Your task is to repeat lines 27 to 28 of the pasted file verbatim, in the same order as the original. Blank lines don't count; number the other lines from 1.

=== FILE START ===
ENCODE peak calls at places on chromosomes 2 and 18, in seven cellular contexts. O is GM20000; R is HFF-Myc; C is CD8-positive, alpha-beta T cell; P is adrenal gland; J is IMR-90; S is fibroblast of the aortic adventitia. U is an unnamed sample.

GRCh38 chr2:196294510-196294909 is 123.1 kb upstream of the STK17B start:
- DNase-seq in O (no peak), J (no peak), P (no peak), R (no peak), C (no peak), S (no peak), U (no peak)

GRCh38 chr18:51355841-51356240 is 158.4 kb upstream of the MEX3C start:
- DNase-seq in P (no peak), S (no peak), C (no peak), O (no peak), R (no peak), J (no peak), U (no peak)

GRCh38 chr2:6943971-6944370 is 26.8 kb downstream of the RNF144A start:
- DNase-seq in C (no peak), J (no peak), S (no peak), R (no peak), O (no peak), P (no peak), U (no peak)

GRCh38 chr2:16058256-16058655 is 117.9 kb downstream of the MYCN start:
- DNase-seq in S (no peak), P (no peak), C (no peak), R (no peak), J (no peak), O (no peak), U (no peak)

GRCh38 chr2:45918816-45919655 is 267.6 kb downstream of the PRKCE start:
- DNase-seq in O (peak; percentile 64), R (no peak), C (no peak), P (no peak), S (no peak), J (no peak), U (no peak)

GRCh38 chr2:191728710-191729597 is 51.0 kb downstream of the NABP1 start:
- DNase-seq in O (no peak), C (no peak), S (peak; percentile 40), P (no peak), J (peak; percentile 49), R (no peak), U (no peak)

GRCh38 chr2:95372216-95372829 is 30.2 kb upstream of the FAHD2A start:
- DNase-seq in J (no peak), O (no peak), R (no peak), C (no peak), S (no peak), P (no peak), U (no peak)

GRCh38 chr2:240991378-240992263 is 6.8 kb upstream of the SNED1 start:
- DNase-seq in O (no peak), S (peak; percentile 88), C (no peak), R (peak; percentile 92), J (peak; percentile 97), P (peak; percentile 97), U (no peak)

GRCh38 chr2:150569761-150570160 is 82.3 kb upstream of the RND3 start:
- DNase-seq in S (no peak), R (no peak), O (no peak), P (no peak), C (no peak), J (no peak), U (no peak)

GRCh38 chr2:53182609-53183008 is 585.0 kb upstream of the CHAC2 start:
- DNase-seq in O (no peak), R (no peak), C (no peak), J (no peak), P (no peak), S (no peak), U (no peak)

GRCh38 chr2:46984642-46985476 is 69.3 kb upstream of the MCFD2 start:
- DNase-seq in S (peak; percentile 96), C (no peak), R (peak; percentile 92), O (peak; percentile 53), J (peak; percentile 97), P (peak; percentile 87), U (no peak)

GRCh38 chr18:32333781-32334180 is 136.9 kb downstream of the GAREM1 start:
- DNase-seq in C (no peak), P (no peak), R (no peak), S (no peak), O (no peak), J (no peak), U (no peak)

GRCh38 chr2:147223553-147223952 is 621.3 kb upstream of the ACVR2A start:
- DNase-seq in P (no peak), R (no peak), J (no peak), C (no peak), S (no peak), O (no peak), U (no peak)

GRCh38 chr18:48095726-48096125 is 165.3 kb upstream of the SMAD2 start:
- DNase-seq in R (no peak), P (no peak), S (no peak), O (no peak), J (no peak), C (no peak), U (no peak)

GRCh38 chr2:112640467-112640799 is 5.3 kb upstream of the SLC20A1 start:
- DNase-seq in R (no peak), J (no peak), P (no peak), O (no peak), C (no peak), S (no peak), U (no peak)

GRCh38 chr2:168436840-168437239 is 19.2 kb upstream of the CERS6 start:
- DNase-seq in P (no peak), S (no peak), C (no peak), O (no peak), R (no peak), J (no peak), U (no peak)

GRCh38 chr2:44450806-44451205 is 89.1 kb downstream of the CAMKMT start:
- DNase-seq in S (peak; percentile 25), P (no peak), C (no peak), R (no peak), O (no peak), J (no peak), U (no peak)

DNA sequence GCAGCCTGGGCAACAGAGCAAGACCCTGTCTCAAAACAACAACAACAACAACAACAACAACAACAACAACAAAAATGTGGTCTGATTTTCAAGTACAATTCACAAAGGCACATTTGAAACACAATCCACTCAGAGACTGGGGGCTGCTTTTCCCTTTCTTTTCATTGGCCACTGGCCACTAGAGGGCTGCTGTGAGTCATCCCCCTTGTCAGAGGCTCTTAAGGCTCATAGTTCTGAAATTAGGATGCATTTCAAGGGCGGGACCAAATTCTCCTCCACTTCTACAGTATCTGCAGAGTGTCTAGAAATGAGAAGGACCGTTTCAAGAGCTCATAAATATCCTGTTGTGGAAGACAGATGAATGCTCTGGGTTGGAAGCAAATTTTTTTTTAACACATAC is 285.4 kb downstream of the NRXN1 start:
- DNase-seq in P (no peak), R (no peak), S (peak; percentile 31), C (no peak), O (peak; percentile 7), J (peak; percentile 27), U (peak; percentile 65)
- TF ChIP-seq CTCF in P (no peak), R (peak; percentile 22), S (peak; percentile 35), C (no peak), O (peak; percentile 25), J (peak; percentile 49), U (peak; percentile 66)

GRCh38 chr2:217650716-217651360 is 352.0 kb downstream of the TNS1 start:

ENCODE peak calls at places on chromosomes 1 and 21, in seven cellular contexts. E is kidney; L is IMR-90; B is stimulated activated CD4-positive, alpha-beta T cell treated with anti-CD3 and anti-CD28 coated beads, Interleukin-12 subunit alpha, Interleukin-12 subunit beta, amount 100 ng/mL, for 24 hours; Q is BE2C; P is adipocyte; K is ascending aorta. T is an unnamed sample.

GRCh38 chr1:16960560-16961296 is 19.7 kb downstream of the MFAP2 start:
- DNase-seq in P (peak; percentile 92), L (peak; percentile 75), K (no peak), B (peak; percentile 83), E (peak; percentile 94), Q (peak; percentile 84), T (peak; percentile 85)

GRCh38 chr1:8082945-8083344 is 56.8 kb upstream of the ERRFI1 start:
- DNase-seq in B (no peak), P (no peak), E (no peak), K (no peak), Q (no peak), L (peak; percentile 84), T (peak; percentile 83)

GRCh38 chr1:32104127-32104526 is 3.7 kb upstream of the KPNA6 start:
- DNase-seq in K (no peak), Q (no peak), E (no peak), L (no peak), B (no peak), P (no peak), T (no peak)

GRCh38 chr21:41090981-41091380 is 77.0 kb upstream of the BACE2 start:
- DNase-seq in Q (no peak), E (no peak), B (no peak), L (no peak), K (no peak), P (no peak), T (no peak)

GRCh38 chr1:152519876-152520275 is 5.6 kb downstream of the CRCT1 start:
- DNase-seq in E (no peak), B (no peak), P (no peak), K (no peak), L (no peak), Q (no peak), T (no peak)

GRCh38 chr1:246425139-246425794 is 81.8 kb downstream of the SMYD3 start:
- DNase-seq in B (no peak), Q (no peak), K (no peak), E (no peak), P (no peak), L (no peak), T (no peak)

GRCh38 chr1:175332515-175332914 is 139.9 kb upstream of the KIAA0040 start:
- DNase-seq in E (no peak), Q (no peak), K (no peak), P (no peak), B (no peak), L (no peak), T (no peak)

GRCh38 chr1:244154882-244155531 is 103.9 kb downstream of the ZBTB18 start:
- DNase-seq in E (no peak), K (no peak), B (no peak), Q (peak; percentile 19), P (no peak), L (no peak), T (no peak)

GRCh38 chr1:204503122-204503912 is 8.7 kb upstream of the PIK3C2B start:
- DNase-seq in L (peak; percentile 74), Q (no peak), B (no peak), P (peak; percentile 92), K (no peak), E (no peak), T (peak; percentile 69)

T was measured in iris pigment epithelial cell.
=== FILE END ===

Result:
- DNase-seq in P (no peak), R (no peak), J (no peak), C (no peak), S (no peak), O (no peak), U (no peak)

GRCh38 chr18:48095726-48096125 is 165.3 kb upstream of the SMAD2 start: